There’s a post on a good Cal blog called “Tightwad Hill” that attempts to build some mojo for the Bears by making connections between this year’s Cal team and another from 1975. Here’s the list …
That’s a nice list if you like stretching stuff out of proportion a little. (Who’s Joe Roth?) But, I guess if you have no tradition, history or heritage of football success, you do what you gotta do to give yourself something … anything … to hold on to.
We could go on - Tom Newton is Byron Storer, Wesley Walker is DeSean, but you get the point. […] We'll be channeling 1975 this week and we encourage you to do the same.
- Cal was led by a highly-regarded QB in his first year as the starter (Joe Roth)
- Cal featured a dominant running back who received Heisman attention (Chuck Muncie)
- Cal was an offense-first, big-play team with a suspect defense
- The Bears were led by a young, innovative coach who had come to Berkeley from an assistant job with a conference rival (Mike White - Stanford)
- Cal was coming off a disappointing road loss in the prior game (UCLA)
- Cal had lost its season opener to a non-conference power (Colorado)
- USC was a three-time defending conference champion
- The Trojans were led by a head coach who had won multiple national championships, and was the subject of constant rumors that he was heading for the pros (John McKay) [above]
- USC was rated in the Top 5 (#4), but had been somewhat inconsistent in its play
- Despite that inconsistency, SC was coming off a big, reassuring victory (at Notre Dame)
- USC was the clear favorite in the game
- (just for fun) Ohio State was the consensus #1 team in the nation, and a Buckeye was the odds-on favorite to win the Heisman Trophy (Archie Griffin)
USC on the other hand, needn’t look so far back … or with as much obscurity. At the beginning of this season, many sports writers looking for an angle compared this year’s Trojans to 2003, when USC opened with a convincing win at an SEC school with a first-year starter at QB, who was replacing a Heisman Trophy winner, and a backfield full of freshmen ... etc.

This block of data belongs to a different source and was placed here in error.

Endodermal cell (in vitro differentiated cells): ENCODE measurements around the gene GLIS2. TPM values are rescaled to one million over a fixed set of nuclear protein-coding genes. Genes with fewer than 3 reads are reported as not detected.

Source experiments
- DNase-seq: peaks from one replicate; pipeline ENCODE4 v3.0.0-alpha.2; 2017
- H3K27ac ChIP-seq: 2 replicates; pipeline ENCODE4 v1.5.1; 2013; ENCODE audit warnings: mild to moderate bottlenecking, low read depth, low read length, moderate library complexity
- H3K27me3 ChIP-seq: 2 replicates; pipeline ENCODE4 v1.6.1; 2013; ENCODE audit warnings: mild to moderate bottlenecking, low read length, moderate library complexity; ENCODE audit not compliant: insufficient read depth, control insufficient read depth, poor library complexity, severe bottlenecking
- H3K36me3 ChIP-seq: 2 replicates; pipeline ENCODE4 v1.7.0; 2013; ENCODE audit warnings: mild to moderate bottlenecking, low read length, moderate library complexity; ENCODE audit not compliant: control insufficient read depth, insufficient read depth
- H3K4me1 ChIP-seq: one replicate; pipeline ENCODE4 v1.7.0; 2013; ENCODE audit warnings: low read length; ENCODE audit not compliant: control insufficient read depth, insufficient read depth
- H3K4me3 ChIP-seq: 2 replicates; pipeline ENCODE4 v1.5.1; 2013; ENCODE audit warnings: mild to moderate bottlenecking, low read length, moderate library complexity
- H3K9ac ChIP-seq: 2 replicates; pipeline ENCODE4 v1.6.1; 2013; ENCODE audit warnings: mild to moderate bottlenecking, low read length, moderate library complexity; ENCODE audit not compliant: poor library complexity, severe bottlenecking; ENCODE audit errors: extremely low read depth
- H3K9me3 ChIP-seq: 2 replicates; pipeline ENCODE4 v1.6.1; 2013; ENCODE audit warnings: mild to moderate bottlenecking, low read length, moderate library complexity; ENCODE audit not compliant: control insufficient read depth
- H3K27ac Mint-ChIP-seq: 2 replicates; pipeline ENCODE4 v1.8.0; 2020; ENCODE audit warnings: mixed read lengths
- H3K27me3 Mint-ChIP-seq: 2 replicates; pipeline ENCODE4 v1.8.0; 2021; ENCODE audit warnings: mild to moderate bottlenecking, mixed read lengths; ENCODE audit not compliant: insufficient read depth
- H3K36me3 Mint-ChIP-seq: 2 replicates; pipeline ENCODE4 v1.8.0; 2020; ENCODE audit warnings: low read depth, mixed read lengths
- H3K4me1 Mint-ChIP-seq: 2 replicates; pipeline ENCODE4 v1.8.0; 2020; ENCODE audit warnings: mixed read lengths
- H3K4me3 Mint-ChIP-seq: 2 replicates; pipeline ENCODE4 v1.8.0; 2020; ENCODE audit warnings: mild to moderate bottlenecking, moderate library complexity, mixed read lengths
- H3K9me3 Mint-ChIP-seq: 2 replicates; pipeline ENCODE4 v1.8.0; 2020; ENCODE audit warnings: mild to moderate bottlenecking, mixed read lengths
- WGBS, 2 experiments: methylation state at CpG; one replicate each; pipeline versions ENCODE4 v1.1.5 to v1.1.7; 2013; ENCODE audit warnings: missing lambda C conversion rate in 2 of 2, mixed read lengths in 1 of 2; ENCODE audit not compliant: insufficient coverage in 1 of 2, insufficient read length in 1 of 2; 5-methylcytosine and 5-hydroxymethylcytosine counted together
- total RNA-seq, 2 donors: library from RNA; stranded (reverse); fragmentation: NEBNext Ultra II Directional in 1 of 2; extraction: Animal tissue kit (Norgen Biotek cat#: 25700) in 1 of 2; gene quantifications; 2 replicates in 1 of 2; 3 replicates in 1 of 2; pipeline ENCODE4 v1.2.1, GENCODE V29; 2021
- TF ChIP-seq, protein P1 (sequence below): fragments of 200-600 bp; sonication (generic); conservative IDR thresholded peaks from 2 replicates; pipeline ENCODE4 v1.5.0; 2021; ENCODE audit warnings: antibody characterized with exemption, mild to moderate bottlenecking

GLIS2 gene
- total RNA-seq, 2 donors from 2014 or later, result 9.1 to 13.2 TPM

After a few games the comparisons faded, but since the loss to Oregon State things have gotten a little funny … and by “funny” I mean spooky funny.
SI.com’s Arash Markazi looked into very interesting aspects about the comparison earlier this week, and the stuff he pointed out is uncanny. So much so that I’m starting to think our man Carroll does indeed know a lot more than even we ever thought he could.
USC's leap back up to the No. 3 spot in the BCS standings within 14 days shouldn't be shocking to those who have followed the Trojans in recent years. It's almost as if Carroll has voodoo dolls for each team sitting in front of him in the polls and after he suffers a loss, poking each one off week by week. […]Now that’s a comparison on which to build some serious mojo.
Consider this: When USC lost to unranked Cal on Sept. 27, 2003, the Trojans were ranked No. 3 in the polls and subsequently dropped to No. 10 behind seven undefeated teams. Within two weeks of the Trojans' loss to Cal, six teams above them lost, returning USC right back to where it was in the polls. During the course of the next nine weeks after the Trojans' loss, every team above them lost at least once, giving USC the No. 1 ranking by season's end.
Fast forward three years and Carroll is enjoying the same kind of luck. Within two weeks of USC's loss to Oregon State, six teams above the Trojans in the polls have lost, and one more will fall next week when Ohio State and Michigan face off. Combine that with Florida's unimpressively narrow win against South Carolina this past Saturday and the Trojans find themselves right back in the 3 spot in the BCS standings and in prime position to earn a trip to the BCS Championship Game in Glendale, Ariz. on Jan. 8 if they win out.
Certainly, none of this has anything at all to do with what happens this Saturday. It just helps our respective fan bases deal with the stress of anticipation and pre-game hype. Of course, if history and tradition could win ball games, very few football programs could beat USC. We’ll just have see what happens on Saturday.
Oh … that’s right. It’s Thursday. Well, while we’re at it, let’s compare 2003 with 2006. It's great to have tradition, right Beano?
east coast bias